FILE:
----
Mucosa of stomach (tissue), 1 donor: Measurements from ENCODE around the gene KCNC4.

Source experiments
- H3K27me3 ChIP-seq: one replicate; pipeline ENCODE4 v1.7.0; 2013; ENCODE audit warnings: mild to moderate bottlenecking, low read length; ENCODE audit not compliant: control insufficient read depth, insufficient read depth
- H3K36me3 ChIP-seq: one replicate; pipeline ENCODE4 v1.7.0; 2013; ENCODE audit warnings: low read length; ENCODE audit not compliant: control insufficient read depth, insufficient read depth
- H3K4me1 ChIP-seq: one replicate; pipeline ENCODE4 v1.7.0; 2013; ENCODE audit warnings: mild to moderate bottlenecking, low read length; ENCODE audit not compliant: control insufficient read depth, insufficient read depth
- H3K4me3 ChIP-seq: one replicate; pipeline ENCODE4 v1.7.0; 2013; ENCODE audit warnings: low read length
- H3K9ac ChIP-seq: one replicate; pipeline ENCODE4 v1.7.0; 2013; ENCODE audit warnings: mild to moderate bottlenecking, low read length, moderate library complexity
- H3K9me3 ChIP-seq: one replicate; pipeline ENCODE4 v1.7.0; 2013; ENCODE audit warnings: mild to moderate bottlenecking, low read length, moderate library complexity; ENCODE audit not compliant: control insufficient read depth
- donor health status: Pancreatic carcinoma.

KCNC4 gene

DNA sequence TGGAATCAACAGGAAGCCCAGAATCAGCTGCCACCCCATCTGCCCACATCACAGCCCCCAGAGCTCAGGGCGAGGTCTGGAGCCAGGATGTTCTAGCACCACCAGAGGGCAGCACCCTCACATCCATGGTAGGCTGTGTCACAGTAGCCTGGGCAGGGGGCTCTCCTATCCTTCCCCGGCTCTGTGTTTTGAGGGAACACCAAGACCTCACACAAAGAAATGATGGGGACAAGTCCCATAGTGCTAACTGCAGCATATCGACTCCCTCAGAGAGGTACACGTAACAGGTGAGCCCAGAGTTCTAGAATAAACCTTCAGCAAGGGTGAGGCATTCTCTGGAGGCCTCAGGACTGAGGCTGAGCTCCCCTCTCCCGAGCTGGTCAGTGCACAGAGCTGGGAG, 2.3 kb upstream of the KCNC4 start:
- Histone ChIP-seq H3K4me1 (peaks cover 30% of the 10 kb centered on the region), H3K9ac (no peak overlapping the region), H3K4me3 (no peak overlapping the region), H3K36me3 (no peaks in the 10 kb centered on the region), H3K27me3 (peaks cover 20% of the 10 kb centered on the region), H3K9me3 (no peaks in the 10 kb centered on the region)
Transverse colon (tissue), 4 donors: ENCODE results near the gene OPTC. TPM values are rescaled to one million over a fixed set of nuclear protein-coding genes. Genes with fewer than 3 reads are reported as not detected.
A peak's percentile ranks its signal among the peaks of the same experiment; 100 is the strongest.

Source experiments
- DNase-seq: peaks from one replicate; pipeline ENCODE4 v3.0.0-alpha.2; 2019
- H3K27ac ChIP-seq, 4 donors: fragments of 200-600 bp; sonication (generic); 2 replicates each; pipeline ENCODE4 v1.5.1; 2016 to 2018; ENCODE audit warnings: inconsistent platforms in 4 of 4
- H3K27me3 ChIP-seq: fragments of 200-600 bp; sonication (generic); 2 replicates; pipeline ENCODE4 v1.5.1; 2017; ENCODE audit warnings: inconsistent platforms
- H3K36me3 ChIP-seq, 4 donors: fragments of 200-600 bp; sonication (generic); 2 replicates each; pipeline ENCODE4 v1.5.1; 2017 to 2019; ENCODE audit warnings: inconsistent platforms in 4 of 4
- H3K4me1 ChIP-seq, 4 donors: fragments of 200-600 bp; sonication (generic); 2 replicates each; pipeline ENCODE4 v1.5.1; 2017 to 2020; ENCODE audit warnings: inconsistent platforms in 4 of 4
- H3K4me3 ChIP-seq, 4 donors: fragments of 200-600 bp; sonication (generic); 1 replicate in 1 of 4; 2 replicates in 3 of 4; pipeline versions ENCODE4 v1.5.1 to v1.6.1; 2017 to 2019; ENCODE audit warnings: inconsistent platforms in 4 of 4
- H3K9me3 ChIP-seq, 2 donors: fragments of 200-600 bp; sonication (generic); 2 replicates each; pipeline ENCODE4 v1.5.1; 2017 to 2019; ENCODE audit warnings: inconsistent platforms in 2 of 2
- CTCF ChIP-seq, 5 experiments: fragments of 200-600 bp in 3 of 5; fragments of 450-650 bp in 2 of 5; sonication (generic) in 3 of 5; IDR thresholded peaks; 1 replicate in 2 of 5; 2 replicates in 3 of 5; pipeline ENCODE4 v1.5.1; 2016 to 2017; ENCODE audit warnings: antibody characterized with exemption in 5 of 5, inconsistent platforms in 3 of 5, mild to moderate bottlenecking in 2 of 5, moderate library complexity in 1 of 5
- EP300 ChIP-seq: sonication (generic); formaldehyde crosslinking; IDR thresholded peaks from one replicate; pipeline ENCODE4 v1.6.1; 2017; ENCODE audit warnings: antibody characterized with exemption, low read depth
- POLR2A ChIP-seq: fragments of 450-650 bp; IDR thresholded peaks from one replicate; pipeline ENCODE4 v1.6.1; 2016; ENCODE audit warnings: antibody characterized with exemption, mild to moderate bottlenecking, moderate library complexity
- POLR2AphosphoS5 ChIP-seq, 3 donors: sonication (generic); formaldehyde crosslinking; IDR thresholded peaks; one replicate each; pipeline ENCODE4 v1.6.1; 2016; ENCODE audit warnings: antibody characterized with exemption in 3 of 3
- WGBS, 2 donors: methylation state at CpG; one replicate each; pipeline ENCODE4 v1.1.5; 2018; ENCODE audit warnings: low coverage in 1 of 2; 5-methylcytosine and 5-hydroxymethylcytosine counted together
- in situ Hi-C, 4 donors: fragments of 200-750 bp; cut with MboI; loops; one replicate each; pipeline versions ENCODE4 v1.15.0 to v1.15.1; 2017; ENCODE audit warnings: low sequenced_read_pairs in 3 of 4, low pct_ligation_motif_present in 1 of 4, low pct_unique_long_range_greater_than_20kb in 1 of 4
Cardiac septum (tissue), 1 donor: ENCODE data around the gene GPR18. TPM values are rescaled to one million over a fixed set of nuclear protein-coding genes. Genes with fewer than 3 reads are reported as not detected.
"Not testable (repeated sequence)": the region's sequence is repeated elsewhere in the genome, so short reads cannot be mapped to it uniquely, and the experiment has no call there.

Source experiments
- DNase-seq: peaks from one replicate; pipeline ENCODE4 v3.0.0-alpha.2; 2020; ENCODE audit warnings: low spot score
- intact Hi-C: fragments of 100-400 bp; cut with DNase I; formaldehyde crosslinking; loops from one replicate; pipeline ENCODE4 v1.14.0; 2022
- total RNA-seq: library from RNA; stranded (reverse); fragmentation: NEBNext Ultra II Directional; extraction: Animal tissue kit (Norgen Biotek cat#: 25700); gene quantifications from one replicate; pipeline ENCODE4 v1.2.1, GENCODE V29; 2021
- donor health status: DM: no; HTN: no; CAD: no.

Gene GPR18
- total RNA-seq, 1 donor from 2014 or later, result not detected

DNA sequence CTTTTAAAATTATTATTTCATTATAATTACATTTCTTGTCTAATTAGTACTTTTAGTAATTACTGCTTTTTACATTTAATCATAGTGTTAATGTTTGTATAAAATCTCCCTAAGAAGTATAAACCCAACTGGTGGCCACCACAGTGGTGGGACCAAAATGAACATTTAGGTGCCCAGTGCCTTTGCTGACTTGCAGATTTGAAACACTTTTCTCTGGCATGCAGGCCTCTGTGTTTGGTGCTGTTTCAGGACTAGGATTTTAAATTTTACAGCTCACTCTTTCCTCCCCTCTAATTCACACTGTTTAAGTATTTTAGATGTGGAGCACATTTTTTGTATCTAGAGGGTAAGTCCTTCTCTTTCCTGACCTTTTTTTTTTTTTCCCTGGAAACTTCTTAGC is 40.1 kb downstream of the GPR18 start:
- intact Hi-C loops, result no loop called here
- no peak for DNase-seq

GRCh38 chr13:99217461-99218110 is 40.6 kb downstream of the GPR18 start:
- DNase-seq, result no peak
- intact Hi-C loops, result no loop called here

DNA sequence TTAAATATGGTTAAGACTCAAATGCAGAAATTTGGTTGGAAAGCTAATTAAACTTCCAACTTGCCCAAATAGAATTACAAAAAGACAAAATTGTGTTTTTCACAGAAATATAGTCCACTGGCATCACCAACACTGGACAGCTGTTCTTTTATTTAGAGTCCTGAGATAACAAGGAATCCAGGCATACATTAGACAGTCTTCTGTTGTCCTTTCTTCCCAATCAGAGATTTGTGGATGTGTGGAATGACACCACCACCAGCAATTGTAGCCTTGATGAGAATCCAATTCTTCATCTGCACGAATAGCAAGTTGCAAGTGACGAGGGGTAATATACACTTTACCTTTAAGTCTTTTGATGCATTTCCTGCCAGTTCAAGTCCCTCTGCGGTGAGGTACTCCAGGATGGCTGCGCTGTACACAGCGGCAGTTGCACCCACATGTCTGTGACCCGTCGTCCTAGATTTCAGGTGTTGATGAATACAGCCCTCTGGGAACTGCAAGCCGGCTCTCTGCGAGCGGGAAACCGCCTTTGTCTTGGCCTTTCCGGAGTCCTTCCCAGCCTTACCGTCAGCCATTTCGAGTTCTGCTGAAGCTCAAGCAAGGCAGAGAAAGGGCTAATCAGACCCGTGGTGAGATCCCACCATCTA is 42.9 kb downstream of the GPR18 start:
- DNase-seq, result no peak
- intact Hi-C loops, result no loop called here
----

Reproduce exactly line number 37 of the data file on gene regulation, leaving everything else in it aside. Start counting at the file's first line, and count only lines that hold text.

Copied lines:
- total RNA-seq, 1 donor from 2014 or later, result not detected